Put a Bib on It

Change is hard for parents, too!


Kids aren't the only ones who need a little support during transitions. Parents do, too!On Ev’s first day at his new school, I was a bowl full of mush. Both my husband and I had been so anxious, even though we felt confident in our decision to transition Ev to a new program. There are many reasons why we feel good about it: it’s more convenient to both our commutes to and from work, it’s very high quality and he is in a Montessori classroom, a philosophy we are still learning about but are hopeful will be a good match for Ev. Change is just hard.

I knew that this transition would be difficult for me and possibly Ev, too, so we took some steps to ease into the new school. First of all, I observed in the classroom three times (once with my husband) prior to enrolling Ev. Then the week before his first day, we took Ev to visit twice. The first time, Craig and I stayed in the classroom with him. He hung with us for a bit before exploring the classroom and the materials. He seemed to really enjoy it. Then the next day, we dropped Ev off for an hour and half while we went and had breakfast just down the street. When we returned, again, he seemed to enjoy the time he had. One other way we thought to help Ev get acclimated to his new classroom was to buy new nap time stuff that he helped to pick out. So, we did that over the weekend and he helped to pack up his bag. We were ready.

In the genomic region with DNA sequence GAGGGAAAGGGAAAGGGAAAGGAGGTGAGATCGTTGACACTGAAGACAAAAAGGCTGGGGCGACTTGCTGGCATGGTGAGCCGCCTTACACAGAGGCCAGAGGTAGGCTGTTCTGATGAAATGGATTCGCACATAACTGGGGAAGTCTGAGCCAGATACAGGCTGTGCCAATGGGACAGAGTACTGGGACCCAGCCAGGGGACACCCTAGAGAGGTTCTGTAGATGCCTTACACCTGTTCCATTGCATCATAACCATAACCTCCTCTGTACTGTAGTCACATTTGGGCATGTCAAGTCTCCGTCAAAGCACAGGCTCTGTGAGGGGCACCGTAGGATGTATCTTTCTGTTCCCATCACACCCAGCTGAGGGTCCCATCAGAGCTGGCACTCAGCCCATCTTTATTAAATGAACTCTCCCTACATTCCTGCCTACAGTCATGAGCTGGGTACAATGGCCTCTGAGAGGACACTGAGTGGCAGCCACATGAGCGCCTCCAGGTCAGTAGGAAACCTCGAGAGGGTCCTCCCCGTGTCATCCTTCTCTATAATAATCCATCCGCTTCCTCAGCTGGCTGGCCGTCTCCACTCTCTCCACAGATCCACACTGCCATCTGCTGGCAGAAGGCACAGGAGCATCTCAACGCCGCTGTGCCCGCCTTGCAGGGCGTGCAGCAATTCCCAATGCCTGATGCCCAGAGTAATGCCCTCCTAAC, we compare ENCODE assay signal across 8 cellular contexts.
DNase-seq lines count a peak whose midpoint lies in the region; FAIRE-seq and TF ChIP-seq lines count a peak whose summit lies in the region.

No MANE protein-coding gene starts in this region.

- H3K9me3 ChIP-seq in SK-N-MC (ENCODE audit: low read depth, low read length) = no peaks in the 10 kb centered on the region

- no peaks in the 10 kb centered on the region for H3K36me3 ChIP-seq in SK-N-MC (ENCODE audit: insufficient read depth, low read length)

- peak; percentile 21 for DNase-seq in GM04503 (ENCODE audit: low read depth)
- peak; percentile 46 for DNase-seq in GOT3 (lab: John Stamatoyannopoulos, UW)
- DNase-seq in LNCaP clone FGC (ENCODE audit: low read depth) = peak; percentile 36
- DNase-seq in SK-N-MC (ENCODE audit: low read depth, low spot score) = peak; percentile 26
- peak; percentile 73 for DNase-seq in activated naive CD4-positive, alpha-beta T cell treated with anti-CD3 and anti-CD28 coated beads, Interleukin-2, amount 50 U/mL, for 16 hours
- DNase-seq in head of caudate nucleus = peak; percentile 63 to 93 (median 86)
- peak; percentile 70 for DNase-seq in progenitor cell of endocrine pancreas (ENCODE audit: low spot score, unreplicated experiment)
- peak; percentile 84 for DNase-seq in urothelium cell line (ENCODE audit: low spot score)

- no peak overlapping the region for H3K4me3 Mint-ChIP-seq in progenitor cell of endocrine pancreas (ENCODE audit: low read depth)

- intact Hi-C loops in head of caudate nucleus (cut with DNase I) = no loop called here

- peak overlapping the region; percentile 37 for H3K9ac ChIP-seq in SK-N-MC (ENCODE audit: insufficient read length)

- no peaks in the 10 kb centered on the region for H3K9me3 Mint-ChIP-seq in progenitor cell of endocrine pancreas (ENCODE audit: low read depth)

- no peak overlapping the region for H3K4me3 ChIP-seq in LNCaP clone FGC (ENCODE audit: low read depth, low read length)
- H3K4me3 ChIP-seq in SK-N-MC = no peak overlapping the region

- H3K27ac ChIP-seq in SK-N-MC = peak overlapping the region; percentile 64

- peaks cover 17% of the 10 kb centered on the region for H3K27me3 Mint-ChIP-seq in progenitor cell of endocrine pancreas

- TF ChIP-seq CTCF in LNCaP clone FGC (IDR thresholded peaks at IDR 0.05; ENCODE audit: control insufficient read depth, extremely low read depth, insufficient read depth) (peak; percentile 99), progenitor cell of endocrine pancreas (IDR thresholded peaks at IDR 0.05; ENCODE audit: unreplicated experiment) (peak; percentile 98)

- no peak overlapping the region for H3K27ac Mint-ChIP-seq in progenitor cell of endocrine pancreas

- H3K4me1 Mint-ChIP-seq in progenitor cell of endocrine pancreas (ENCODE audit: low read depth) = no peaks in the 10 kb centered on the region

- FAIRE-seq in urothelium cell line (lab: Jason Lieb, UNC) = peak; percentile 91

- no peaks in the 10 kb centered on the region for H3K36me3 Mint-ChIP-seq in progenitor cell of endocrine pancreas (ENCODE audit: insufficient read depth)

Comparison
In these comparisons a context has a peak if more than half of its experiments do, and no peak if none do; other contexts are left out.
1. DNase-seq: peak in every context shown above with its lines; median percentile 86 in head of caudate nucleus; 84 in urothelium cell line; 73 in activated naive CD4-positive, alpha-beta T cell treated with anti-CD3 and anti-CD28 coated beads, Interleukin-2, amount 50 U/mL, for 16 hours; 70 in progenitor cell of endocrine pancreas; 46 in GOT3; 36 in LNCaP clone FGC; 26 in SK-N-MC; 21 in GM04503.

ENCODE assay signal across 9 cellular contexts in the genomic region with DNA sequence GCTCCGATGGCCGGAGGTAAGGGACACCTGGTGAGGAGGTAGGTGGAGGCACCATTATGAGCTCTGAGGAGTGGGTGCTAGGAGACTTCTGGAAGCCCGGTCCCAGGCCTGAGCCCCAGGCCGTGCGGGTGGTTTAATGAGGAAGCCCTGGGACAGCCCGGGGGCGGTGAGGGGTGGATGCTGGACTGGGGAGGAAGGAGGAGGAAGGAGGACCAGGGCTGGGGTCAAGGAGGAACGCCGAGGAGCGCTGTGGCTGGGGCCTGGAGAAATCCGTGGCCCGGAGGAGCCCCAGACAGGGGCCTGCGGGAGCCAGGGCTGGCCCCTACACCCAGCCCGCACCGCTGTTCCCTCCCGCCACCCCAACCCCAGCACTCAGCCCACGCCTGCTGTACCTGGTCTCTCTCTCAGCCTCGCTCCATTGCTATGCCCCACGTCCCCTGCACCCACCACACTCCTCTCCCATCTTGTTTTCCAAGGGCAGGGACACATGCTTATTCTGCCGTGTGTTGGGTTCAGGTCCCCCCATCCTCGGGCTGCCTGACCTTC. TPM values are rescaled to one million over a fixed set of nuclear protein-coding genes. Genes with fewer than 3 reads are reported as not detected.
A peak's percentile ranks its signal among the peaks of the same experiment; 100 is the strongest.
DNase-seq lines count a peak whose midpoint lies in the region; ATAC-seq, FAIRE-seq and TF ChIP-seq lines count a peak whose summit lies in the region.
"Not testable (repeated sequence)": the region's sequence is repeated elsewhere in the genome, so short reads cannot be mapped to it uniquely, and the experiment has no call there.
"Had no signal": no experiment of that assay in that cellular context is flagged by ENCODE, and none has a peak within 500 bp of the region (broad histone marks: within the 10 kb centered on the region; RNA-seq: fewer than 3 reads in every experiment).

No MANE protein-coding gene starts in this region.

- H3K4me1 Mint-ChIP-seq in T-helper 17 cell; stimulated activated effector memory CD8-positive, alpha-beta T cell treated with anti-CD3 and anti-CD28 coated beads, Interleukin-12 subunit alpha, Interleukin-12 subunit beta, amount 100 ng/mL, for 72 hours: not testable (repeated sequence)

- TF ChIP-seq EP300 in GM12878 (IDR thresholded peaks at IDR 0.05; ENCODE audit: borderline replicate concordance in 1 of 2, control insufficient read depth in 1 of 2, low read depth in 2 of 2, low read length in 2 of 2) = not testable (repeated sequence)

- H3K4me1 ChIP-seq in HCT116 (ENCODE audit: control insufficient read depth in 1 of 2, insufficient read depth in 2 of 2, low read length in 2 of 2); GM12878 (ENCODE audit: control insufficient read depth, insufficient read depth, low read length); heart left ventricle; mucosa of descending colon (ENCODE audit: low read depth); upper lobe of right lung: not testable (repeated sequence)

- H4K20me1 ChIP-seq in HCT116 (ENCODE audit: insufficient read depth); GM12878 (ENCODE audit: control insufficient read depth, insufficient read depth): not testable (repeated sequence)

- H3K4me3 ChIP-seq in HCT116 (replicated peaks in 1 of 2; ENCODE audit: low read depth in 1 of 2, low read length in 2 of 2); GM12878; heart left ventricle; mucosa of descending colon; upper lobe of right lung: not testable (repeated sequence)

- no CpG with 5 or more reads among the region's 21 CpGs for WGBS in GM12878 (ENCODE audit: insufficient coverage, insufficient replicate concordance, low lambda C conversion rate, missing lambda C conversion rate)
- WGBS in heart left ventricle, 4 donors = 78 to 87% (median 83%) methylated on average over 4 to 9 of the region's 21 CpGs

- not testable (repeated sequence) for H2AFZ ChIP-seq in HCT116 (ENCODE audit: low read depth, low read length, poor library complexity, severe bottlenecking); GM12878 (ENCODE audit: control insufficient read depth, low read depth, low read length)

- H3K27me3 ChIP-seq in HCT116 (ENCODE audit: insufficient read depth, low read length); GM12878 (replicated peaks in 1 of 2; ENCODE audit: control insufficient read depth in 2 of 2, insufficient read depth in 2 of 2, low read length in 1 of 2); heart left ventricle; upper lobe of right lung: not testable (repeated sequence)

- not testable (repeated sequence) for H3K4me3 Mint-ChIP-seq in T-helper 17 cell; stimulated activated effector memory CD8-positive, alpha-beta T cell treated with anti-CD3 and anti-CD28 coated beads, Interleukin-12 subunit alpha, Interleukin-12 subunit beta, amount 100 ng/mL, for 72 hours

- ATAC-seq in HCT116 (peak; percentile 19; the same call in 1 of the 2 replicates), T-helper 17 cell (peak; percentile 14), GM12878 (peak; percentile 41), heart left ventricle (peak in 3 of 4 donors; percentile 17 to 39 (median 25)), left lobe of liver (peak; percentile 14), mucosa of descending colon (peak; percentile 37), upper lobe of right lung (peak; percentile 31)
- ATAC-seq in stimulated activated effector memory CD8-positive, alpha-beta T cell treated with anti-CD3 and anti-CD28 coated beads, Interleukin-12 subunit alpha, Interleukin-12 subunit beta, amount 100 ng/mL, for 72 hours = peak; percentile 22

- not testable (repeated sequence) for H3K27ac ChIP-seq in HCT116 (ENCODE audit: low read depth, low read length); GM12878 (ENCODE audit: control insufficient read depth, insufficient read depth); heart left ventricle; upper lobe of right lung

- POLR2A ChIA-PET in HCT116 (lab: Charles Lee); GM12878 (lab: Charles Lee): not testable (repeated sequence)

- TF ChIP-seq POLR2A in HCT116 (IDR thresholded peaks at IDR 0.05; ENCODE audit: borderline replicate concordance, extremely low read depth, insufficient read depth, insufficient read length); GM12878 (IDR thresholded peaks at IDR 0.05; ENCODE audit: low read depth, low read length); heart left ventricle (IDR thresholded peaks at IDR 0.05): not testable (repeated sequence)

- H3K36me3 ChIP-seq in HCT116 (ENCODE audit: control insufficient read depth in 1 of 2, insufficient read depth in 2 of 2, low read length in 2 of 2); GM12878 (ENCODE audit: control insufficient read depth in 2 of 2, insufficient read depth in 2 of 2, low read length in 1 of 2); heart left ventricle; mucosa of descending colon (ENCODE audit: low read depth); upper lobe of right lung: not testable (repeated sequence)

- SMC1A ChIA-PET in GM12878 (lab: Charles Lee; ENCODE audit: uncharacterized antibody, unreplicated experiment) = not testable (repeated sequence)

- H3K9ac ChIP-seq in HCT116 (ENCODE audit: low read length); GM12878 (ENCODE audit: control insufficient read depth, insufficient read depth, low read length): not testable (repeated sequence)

We found out during the visits that the children in Ev’s new class go out on the playground first thing in the morning and then eat breakfast before starting their morning routine. This is basically a perfect scenario for Ev. He wakes up with a lot of energy so being able to drop off right on the playground will not only allow for him to burn some of that energy, but also makes for an easier transition. Knowing that if Ev had a hard drop off it would make it even harder on me, I made sure to get there in time for outside time. I’m not sure who was more nervous on our walk in that morning: me or Ev.

His new teacher greeted us both immediately. Though Ev initially clung to me and told me he only wanted to play with me on the playground, I told him I needed to get to work and about that time, Ev’s teacher walked up and ask him if he wanted to walk around the playground with her. I gave a final hug and walked towards the door without looking back, mostly because my eyes were welling up and I didn’t want anyone to see.

Once I was safe from anyone seeing me, I peeked back to the playground saw Ev smiling. I took a deep breath and realized how much better Ev was handling the transition than me. Two hours later when I called to check in, he was still doing great. His teacher told me he was currently building with LEGO® (one of his most favorite things to do).

He had a great first day, but I needed to use some self-regulation techniques to concentrate on work and not worry about him!

2 thoughts on “Change is hard for parents, too!

  1. When I enrolled Steve Johnston in a Montessori School in Brooklyn Heights, NY, it was 1965 and he was three years old. Since the program allowed the children to involve themselves in whatever activity they chose for whatever length then wanted, I learned that after three weeks Steve hadn’t yet come out from behind a pillar. Fortunately, things did progress from there, but I think of that now every time I hear the word Montessori.

  2. I never knew that story, Aunt Mindy. So far, so good. We are liking the Montessori philosophy. Also, drop-offs this week have been A LOT better. Ev hasn’t shed any tears and seems to be quite happy. Good to know we have some things in common with our boys. 🙂

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